Cornel Wilde goes naked and runs for his life

Cornel Wilde goes naked and runs for his life

Robert Tanitch reviews the latest DVDs

THE NAKED PREY (Eureka). Cornel Wilde produced, directed and acted in his best film. Six African warriors pursue a white safari guide. Wilde, athletic, 52 years old, naked, but for a loin cloth, impressive of physique and well-endowed, outruns, outfights, and outwits the natives. (He looks remarkably fit, considering he was sick during the shoot.) Shot on location, the film, released in 1966, looks good pictorially and feels authentic.  There is plenty footage of wild life killing wild life. Interestingly, a baboon, which is attacked by a cheetah, attacks the cheetah. The savagery and torture committed by the natives in the opening sequence are horrific. A man is roasted alive on a spit.

SLOW WEST (Lionsgate). In 1870 a 16-year-old Scot travels to America to find his lost love. He is naively trusting and his chances of survival in the Wild West would seem highly unlikely. He meets an outlaw and bounty hunter who befriends and chaperones him on his picaresque journey. John Maclean directs this slow quirky western (shot in scenic New Zealand). The body count is high and there is, at the end of the film, a useful recount in montage of all those who have died. Young Kodi Smit-McPhee amazingly and undeservedly gets star billing over Michael Fassbender.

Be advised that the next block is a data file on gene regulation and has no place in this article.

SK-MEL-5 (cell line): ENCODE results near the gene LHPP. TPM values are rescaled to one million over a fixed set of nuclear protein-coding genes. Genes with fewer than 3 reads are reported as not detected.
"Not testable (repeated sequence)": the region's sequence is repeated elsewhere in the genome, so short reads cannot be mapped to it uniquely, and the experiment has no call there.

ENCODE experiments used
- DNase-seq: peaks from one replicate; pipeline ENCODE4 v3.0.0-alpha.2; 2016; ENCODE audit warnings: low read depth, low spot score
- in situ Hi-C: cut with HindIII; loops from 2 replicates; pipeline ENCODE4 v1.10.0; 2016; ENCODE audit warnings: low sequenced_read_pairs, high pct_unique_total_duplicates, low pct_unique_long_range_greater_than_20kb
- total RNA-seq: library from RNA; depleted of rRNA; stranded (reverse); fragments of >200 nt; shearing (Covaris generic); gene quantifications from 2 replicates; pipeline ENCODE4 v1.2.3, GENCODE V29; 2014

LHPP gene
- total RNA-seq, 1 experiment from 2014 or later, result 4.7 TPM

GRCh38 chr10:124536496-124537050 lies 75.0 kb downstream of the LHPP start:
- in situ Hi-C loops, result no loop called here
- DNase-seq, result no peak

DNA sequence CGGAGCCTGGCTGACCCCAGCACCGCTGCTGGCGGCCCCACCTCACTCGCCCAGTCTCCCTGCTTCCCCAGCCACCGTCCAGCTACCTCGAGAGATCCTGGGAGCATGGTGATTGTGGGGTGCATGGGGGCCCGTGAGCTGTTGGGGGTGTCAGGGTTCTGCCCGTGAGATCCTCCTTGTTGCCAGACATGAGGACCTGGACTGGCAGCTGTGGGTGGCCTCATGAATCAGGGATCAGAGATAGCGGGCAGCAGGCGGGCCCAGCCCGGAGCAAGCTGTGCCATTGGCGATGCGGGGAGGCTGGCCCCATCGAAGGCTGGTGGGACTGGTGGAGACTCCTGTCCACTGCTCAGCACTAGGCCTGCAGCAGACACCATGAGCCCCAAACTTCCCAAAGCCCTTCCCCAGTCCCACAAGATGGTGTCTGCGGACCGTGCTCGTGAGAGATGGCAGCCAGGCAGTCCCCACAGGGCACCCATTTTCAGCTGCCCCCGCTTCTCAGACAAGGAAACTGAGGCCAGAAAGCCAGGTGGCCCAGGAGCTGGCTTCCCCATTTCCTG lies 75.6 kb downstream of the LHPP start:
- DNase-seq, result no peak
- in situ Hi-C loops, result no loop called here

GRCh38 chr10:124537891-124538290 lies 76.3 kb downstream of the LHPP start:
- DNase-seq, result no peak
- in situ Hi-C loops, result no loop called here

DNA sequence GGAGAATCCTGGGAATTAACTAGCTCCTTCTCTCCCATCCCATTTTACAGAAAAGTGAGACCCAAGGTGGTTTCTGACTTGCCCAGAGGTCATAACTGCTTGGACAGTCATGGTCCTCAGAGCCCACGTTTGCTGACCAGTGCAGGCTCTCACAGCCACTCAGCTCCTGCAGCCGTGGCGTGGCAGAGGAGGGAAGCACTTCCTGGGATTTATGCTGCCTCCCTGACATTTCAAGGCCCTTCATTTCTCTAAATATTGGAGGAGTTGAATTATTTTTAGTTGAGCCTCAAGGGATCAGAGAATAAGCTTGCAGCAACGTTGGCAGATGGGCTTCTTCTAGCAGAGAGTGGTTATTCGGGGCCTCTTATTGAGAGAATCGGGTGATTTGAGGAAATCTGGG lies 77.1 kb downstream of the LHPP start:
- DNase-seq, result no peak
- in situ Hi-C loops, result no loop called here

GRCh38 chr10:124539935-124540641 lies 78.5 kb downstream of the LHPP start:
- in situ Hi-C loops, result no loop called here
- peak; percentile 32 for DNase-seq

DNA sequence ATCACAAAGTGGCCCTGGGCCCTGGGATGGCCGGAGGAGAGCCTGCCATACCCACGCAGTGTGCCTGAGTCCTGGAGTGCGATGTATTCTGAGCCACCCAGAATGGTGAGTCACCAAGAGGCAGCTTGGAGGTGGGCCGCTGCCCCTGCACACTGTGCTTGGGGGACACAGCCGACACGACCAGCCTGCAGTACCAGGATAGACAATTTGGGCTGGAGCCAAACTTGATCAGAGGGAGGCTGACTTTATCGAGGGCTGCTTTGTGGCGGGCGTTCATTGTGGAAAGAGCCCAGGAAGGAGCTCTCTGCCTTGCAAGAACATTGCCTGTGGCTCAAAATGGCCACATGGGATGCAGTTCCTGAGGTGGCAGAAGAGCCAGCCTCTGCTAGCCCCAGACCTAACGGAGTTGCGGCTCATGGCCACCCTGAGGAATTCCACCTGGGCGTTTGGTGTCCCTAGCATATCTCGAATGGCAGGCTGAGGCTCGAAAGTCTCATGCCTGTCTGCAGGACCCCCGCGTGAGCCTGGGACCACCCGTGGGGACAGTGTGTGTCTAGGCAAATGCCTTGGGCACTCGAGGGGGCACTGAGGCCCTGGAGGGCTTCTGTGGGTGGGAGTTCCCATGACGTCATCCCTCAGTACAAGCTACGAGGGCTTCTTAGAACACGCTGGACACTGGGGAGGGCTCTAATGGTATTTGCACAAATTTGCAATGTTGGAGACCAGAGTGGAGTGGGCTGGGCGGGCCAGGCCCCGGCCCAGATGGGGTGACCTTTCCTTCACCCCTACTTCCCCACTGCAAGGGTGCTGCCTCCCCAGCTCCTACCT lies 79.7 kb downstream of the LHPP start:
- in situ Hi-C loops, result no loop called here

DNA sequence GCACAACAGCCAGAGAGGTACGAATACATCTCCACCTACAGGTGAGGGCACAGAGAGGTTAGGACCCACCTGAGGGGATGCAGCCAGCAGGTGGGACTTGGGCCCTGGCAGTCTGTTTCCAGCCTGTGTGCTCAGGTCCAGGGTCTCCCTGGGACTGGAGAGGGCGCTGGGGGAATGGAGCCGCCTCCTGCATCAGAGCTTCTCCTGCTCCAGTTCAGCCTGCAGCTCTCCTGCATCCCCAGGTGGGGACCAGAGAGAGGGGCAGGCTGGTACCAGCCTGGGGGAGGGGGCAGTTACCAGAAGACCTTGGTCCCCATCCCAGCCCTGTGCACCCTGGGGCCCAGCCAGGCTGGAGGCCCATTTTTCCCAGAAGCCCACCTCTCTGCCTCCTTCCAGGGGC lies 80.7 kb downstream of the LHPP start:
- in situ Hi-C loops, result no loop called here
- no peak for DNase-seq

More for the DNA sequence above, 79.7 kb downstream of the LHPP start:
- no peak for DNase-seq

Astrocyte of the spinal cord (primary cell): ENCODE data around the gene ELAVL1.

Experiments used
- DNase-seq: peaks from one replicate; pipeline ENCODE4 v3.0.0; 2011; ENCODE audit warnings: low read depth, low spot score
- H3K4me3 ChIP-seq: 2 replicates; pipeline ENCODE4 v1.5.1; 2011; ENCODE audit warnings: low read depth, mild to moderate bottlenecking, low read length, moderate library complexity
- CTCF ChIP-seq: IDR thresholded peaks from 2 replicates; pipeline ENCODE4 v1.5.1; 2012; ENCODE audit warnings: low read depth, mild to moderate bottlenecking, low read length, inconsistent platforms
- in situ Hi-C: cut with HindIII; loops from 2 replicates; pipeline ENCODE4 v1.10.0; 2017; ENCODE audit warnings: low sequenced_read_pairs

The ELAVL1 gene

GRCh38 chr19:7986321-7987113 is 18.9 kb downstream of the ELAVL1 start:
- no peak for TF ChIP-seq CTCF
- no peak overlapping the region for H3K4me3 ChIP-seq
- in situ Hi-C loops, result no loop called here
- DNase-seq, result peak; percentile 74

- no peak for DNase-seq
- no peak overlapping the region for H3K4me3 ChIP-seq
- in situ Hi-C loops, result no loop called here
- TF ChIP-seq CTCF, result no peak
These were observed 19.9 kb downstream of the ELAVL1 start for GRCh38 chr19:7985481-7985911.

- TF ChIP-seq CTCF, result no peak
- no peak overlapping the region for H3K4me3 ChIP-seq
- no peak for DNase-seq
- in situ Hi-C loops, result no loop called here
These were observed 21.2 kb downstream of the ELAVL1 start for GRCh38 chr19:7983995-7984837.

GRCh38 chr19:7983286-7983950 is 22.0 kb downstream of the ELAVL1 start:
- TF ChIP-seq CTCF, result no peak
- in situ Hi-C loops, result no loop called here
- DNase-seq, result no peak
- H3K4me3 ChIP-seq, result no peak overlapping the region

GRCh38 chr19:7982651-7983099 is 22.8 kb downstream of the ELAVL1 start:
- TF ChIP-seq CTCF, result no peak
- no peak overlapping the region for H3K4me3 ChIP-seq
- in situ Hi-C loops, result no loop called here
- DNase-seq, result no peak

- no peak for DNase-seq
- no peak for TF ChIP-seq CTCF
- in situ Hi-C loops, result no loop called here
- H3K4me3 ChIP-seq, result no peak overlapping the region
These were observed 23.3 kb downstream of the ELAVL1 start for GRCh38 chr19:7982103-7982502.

JURASSIC WORLD (Signature). The franchise continues. Is it really 14 years since the first Jurassic Park? The island has been turned into a theme park, a playground for hybrid dinosaurs who have been genetically engineered and modified with DNA from T-Rex. Indominus Rex, much larger, more intelligent and more dangerous, is on the rampage, pursued by humans (led by Chris Patt on a motorbike) and velociraptors racing by his side The 3D images are, inevitably, more impressive than the actors. There are the thrills for the inner child in cinemagoers but that may not be enough for many

LOVE IS ALL (BFI) begins with a man and a woman kissing in a train in a tunnel in 1899 and ends with two men getting married in 2014. In between Kim Longinotto explores couples courting in a collage of footage, and records prejudice, class, gender and racism. A landlady won’t let her female lodger bring a black man into the house. High spots include a wedding in the East End on 1925 and a clip from a silent film version of Stanley Houghton’sHindle Wakes in 1927.

SMASH AND GRAB (Network) is a very poor British comedy crime thriller produced by Jack Buchanan in 1937. It’s particularly disappointing if you are hoping Buchanan and Elsie Randolph are going to be in the mood to sing and dance. The actors had been together in West End musicals since the early 1920s and were hugely popular. Sadly, they don’t sing and dance opt instead to do something along the lines of William Powell and Myrna Loy as amateur detectives did in the Thin Man series, but they don’t have the wit or style of the Americans.

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